Minnesota legislators have been touring the state, getting a first-hand look at important public assets and infrastructure that is wearing out as they prepare to put together a capital bonding bill. As they travel, they hopefully will take notice of the worn out and increasingly unsafe roads and bridges they are using to travel from point to point.

Vehicle weights and traffic fatalities each increased in 2018. We’re seeing more wear and tear, and the roads of greater Minnesota are becoming increasingly dangerous, with the majority of traffic fatalities now happening on rural two-lane highways.

If legislators decide to include funding for local roads and bridges, bus systems, ports and freight rail corridors in the bonding bill, that will make a difference. But it’s also time for legislators to stop treating infrastructure like it’s a partisan issue where one side doesn’t want the other to get a “win."

Minnesota’s support of safer, more efficient transportation options knows no party. It’s time for the legislature to stop playing politics and start working together to address the real need for increases in long-term, dedicated funding that will make our transportation system safer and more efficient.

We're now 11 years removed from our last ambitious transportation package that sought to shore up our roads, bridges and transit options. Following a decade of work to get caught up, Minnesotans are currently at a crossroads — literally. Will we resign ourselves to paying for vehicle damage from potholes, lost time with family members, more costly products and yearly fatality statistics, or will we demand action from our lawmakers?

Back in 2008, Minnesota legislators did the right thing when they voted to increase transportation user fees like the gas tax to create the necessary resources to adequately maintain our transportation system statewide. The bill was vetoed by Gov. Tim Pawlenty, but the legislature was resolute enough in its position that they overrode the veto in a bipartisan manner. At the time, the bill was seen as a 10-year plan for addressing the state's needs. It allowed for a lot of improvements over 10 years, including new bridges to replace fracture-critical ones like the 35W bridge, expanded highways, better local roadways and better transit service in more areas of the state.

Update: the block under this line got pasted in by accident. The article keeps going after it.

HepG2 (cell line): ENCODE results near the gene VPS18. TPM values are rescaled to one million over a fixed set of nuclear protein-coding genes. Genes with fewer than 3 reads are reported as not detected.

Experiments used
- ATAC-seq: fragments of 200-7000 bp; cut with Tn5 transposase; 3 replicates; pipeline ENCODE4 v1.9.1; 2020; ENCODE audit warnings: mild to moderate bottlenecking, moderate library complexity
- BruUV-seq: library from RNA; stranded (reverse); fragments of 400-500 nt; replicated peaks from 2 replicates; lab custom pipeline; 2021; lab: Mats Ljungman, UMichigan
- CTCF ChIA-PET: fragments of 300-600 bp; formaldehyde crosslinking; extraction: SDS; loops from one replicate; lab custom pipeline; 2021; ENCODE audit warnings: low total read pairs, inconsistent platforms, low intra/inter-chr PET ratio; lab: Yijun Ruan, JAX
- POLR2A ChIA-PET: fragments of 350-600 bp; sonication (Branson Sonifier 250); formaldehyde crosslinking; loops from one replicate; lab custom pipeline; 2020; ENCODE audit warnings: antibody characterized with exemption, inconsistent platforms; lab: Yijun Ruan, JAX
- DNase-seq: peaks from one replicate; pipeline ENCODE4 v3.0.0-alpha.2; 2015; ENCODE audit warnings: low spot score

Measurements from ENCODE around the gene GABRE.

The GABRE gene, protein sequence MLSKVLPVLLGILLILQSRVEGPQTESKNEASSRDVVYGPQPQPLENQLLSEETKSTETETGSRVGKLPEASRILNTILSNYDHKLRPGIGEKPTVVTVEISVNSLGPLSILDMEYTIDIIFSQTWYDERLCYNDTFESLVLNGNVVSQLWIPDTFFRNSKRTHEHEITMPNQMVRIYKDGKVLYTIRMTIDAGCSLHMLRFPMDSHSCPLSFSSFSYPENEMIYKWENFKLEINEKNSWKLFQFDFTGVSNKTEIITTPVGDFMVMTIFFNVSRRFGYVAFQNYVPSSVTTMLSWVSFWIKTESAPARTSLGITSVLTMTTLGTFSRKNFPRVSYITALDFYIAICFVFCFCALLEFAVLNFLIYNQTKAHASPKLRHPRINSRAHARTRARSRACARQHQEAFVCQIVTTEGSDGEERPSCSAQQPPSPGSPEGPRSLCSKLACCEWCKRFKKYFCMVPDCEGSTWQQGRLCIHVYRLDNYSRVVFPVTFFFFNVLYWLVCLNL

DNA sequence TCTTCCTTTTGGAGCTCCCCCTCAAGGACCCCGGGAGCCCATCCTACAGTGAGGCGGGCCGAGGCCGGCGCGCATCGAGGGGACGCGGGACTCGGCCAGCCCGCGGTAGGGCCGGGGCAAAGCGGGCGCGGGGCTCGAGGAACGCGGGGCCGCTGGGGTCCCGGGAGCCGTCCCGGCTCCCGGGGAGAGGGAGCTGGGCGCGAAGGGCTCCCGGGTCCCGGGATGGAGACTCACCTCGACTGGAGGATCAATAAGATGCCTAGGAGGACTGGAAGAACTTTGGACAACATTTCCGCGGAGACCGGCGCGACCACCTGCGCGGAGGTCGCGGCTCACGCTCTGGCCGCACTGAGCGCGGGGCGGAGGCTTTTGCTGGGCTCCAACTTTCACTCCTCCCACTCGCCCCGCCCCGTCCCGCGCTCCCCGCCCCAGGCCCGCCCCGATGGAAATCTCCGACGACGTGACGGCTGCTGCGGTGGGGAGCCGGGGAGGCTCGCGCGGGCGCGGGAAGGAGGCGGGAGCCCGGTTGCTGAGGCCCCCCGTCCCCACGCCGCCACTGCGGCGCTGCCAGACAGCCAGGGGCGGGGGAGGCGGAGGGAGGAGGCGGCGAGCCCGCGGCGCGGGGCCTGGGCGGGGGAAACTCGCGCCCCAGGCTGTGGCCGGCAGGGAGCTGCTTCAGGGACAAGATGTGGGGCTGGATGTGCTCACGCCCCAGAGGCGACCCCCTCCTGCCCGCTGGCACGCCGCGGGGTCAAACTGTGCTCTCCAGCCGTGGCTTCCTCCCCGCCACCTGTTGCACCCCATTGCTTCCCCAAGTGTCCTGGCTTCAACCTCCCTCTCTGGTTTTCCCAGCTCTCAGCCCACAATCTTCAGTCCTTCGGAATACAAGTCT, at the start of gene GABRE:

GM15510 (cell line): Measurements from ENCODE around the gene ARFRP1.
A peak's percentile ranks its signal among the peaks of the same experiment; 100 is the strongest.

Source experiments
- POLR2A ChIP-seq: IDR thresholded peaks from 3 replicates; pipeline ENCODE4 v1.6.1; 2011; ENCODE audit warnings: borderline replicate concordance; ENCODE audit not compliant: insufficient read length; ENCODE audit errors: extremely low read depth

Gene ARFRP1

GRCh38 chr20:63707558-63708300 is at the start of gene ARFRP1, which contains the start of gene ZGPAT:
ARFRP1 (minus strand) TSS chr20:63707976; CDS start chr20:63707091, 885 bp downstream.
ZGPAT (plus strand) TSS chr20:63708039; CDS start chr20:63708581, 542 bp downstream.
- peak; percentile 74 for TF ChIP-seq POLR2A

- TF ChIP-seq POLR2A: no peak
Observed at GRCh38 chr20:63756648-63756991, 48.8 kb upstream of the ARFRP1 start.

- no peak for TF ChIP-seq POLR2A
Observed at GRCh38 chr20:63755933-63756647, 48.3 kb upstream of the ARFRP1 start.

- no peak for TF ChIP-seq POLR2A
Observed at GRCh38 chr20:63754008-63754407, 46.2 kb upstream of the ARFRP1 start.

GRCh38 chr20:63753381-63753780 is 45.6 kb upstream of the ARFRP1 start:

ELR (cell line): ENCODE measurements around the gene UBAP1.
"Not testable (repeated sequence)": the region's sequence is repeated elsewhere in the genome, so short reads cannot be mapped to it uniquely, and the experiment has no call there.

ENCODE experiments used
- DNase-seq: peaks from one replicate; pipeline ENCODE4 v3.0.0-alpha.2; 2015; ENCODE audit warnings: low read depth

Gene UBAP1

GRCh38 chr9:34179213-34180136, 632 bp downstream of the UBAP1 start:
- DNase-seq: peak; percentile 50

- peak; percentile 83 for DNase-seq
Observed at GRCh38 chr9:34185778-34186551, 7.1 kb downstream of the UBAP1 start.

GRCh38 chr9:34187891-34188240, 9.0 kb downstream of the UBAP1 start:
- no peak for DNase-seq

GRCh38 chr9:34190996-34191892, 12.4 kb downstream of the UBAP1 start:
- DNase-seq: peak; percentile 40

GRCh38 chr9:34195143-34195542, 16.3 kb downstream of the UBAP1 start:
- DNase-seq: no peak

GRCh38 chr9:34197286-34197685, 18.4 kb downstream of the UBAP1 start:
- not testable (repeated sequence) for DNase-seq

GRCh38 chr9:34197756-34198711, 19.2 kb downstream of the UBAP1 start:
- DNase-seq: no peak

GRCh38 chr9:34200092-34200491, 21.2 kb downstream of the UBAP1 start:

As we head into year 12 of that 10-year plan, the transportation system continues to age and wear out. Local governments bear the burden from the lack of state and federal funding increases. In order to keep up with maintenance and needed repairs, local property taxes and local sales taxes have become the funding source of last resort rather than dedicated transportation user fees collected at the state level. With more deficient local bridges and more local roads wearing out, the state needs to assist local governments with investments both through the capital bonding bill and through a long-term transportation funding plan.

Legislators on both sides of the aisle recognize that shoring up our key transportation corridors is important to increasing our productivity and strengthening our economy. It helps producers in the agricultural and manufacturing sectors to get their products to market easier, and allows people to get where they need to be quicker, and more safely. But while they agree on what needs to be done, they are allowing partisan rancor to get in the way of these important improvements to the lives of all Minnesotans.

Minnesota needs leaders who are willing to put petty partisan bickering aside and take bold action to make the changes needed to get our state moving again. We saw what could happen when in 2008 legislators took bold action and set us up with a 10-year plan. It is time for the legislature to create a new 10-year transportation plan to help move us forward as a state, and reconnect our communities for a safer Minnesota.

Margaret Donahoe is executive director of the Minnesota Transportation Alliance.

Community Editor

Mark Olson, the Chaska and Chanhassen community editor who has worked in Carver County for 20 years, makes any excuse to write about local history. In his spare time, Mark enjoys perusing old books, watching blockbusters and taking Midwest road trips.


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